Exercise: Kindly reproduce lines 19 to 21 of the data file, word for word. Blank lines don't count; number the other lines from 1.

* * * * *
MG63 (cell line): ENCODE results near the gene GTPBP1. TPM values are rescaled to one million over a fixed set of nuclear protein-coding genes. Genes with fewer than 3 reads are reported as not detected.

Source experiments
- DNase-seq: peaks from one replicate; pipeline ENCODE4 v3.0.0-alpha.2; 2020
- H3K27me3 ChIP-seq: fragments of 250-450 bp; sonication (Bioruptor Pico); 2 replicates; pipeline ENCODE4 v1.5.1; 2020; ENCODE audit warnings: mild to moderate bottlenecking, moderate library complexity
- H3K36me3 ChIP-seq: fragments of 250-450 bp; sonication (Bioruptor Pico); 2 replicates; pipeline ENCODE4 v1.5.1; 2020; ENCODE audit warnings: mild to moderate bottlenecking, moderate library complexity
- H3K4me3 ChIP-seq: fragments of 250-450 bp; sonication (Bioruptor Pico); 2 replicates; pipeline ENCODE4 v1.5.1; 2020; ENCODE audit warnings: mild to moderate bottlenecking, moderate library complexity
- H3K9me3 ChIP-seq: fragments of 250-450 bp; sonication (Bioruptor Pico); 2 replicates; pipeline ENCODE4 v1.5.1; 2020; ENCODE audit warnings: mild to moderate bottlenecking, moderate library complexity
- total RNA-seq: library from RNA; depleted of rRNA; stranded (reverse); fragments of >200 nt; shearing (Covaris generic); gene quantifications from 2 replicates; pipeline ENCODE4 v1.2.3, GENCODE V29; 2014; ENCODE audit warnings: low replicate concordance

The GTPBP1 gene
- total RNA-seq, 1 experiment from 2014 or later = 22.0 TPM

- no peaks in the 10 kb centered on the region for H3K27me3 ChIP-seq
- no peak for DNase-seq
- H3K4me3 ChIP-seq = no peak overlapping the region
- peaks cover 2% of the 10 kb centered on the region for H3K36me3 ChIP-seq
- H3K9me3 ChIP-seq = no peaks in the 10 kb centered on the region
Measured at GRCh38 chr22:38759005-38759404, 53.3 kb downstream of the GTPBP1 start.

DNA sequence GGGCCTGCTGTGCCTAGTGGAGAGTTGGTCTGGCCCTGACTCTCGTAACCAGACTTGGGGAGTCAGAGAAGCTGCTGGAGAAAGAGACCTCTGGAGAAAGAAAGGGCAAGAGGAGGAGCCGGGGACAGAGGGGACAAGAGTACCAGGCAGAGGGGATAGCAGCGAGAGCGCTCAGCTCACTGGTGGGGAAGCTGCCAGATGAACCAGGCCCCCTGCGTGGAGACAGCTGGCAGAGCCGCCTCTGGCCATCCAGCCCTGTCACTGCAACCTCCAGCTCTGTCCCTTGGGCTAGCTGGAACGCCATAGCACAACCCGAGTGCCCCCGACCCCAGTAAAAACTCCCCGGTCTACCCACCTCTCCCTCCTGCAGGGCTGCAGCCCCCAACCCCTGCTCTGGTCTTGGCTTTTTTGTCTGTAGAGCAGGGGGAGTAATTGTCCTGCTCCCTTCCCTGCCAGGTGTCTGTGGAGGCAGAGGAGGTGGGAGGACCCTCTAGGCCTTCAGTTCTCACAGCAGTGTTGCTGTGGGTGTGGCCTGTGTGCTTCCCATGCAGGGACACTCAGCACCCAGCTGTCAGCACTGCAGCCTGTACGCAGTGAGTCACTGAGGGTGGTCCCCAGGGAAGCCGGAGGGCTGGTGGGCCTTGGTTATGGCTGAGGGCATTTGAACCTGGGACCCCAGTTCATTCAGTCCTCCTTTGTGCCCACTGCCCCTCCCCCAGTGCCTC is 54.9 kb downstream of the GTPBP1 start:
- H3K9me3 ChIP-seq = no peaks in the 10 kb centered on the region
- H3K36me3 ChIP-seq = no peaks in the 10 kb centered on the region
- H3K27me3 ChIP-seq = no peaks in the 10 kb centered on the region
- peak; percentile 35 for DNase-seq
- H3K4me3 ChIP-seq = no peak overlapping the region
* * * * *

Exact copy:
- H3K36me3 ChIP-seq = no peaks in the 10 kb centered on the region
- H3K27me3 ChIP-seq = no peaks in the 10 kb centered on the region
- peak; percentile 35 for DNase-seq